Tag Archives: tools

Six in one hand, half a dozen in the other

Interview and Context

DO – It just means its pretty much, two different ways of doing the same thing, and neither is better than the other.
Interviewer – And it gets used all the time here (in the wood shop).
DO – Yes.
Interviewer – When was the first time you heard it?
DO – I have no idea, like when I was a kid.
Interviewer – Have you always worked in shops?
DO – No, I heard it before. I don’t think it s necessarily a shop only saying, but it is heavily used in shops. Between… (shouts to shop manager, DM) would you agree that between you, me, and (other shop manager) that we say six in one hand, half dozen in the other— like how often do you think we would say that phrase, or a version of?
DM – Ehh, at least weekly?
DO – It, it’s generally used in the planning stage of a thing because we’re like, “How are we doing this, what do you think?” and it’s like, “How do you suggest we like—”
DM – There’s usually two or three ways to accomplish the same thing. At least.
DO – And sometimes there’s an advantage to one way and sometimes there’s not. It’s comparable.


This metaphor is used frequently in this informant’s environment. They mentioned that it is most common in planning stages of set construction, which explains why the regular student workers had not heard the saying (because they are not involved in the planning or designing stages), while set designers and technical directors had heard it.
Because six is equal to a half dozen, the metaphor is saying that there are multiple ways to achieve one goal, and neither way is necessarily better than the other, so it does not much matter which option they choose. However, it also signifies a tiny roadblock caused only by indecision between two equal choices.
The informant doubted it was a saying unique to construction shops, even recalling they had heard it before entering that specific culture, suggesting it was more of a crafting cultural saying than a specific construction one.

Money is first. Creativity is second. Safety is third

Text and Context

DO – Money is first, second is art, creativity, whatever, third is safety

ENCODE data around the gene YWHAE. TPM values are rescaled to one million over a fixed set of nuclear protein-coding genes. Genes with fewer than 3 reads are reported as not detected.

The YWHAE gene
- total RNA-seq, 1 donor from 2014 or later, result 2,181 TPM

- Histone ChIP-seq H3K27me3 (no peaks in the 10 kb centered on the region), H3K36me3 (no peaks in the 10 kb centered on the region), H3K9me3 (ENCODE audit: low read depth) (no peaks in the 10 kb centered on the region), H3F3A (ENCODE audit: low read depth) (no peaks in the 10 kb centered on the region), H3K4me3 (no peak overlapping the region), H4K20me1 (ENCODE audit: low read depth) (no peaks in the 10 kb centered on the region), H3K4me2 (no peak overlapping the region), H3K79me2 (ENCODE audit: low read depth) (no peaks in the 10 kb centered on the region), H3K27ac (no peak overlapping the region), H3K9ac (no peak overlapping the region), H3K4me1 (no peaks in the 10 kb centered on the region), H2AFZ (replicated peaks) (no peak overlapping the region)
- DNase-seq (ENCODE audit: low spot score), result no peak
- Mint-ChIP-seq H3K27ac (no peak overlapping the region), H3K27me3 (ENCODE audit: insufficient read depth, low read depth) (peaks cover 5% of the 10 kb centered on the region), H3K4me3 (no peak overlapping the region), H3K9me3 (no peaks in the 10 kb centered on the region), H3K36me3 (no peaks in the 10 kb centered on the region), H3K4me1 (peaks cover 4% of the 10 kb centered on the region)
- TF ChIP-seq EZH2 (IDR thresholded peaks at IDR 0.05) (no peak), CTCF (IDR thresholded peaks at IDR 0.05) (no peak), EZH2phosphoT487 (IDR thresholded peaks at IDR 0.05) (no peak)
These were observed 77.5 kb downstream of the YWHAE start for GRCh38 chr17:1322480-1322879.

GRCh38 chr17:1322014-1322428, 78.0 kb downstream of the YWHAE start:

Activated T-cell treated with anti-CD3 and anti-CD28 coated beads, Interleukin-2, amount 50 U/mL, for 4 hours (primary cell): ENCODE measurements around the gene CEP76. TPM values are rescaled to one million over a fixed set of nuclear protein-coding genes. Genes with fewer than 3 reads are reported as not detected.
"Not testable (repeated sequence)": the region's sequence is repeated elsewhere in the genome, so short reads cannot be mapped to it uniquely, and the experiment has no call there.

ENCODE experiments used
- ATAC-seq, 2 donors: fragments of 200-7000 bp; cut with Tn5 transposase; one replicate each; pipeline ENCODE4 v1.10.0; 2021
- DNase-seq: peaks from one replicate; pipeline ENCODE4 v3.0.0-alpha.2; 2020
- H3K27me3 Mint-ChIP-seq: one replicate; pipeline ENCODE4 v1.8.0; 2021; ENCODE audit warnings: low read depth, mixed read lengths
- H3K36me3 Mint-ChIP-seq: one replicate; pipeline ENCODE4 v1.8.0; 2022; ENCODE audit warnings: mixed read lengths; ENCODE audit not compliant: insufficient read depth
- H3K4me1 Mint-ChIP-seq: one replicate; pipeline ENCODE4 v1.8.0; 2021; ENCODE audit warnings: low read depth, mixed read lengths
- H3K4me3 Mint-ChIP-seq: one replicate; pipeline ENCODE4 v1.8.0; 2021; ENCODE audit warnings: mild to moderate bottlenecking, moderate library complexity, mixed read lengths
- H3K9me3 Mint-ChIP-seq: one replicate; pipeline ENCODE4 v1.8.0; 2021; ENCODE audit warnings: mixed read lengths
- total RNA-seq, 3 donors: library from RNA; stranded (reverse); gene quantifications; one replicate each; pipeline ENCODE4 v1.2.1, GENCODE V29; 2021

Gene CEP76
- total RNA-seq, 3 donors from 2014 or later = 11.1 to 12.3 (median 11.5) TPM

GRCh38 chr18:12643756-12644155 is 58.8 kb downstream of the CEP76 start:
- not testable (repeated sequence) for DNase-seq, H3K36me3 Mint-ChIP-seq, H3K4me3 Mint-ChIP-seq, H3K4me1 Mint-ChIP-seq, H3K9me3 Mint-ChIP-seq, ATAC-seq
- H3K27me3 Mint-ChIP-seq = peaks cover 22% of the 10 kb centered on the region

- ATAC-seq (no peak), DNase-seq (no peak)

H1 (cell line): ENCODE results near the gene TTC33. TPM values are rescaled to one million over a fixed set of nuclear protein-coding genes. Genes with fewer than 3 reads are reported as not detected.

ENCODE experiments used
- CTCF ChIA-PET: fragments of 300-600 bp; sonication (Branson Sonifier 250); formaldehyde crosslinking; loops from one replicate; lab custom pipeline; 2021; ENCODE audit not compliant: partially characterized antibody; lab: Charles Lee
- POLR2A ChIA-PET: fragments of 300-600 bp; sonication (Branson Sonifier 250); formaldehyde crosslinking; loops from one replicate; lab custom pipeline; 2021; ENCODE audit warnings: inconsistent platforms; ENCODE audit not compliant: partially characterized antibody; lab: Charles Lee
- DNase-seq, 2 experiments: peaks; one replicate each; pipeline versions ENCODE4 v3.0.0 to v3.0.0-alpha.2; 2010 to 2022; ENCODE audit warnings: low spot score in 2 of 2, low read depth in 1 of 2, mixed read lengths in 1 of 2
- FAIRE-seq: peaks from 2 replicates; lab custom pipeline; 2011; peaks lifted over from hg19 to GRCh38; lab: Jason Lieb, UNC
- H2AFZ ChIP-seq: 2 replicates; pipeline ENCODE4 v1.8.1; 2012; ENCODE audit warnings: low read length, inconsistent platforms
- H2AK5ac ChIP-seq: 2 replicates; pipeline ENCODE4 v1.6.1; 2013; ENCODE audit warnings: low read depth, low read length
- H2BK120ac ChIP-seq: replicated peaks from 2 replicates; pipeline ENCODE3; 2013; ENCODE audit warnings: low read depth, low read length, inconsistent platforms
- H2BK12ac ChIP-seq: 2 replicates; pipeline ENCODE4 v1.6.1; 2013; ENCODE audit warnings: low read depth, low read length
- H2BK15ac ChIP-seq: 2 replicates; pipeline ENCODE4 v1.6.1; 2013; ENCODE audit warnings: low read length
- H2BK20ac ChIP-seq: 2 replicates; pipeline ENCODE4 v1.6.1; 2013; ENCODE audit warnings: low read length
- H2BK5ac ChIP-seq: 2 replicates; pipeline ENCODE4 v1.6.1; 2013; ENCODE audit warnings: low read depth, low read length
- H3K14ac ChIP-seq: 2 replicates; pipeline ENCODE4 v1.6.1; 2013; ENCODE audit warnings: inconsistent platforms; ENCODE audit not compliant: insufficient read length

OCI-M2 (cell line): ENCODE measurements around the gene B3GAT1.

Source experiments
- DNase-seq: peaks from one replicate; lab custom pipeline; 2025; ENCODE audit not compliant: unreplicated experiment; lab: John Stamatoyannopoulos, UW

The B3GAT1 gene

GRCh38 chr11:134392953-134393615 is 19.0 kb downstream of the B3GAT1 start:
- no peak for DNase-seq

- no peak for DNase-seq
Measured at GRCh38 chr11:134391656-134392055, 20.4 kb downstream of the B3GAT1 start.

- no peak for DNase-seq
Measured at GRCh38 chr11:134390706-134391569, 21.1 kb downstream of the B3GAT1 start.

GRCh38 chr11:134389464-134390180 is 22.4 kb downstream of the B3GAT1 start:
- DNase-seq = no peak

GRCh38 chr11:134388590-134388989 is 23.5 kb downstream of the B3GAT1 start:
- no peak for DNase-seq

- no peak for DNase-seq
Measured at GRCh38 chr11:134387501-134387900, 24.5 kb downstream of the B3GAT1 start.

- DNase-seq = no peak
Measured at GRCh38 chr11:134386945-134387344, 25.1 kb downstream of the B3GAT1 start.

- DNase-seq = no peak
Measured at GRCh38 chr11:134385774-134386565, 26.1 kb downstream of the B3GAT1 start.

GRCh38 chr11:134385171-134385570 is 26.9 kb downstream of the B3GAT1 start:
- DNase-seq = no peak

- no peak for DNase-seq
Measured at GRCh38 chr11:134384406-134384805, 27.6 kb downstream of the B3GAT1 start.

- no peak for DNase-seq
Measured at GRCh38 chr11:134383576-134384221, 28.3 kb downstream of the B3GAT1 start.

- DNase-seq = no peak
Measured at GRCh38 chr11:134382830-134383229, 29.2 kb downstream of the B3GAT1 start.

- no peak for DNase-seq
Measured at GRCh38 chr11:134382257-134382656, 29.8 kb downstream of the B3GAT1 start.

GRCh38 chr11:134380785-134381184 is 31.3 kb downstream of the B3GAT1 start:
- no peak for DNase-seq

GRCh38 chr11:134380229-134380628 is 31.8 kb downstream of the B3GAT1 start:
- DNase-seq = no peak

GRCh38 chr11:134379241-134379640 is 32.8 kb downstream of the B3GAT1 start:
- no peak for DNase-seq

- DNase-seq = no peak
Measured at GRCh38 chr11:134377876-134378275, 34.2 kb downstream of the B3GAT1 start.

Interviewer – Is this something that just you says?
DO – No, no. Safety third is like, grips will say it like all the time. Like carpenters and everything.
MI – Money comes first—you know getting paid, comes first. Being creative comes second. And being safe comes third.
DO – Right. Like the producers come in and will be like yeahyeahyeah! Safe first! Safety first! But then when it comes time, and it’s like no, no. You’re costing me money, get up on that fucking thing and get that done. Right? Uh, the director comes in, and is like, this is my vision! This is what we want to do! But its like, I can’t do that, I’d have to like— “I don’t care! Get it done!” y’know, kinda thing. And AFTER that comes safety. Like, what else, like what is fourth, I don’t know. So it’s be safe, unless it’s costing us money, or impacting our vision. Essentially
DO – So it’s something that people like us say, when we’re feeling like: alright, we’re putting our bodies on the line and not being treated well. We’re like, “Hey safety third!” Because they looove saying safety first. They talk the talk but don’t walk the walk.
Interviewer – So it’s kind of an ironic saying.
DO and MI (at the same time) – Yes!
DO – It is very sarcastic. But it’s also very, very true. The number of times when we’re like, y’know, you’re talking about working like, sixteen hour days. You cannot work sixteen hour days and use a power tool safely. It’s impossible. Like if you’re sleep deprived, you cannot operate heavy machinery, power tools safely. Like you, you’re gonna do stupid stuff. We were talking about it, not so much as a danger type thing, but when you work sixteen hour days you get so—you make stupid decisions, and you do stupid stuff, and you come in the next day and spend the first two, three hours fixing the mistakes that you did at the end of the day before because you were just trying to get stuff done. Y’know? Uhhh, but given that fact—a lot of studies say, like if you’re driving on the road and you feel a little sleepy. What do they say? Pull over and take a nap. You know, like whatever. Because that’s the safe thing to do. But all the time productions go, like, sixteen hour days when it’s costing them money, like why don’t you just rent the sound studio another week or push for— nope, that costs money, we gotta get it done. We have to get it done. Or why don’t we cut this scene? No, no, director wants that scene, or whatever. Get it done.


The informer(s) clearly had strong feelings about this saying, as they spoke extensively on the subject. I collected this saying while the informant(s) were sitting in the break room of their wood shop. We were talking about general wood shop sayings, so it didn’t come up in the context in which the saying would generally be used, such as during construction.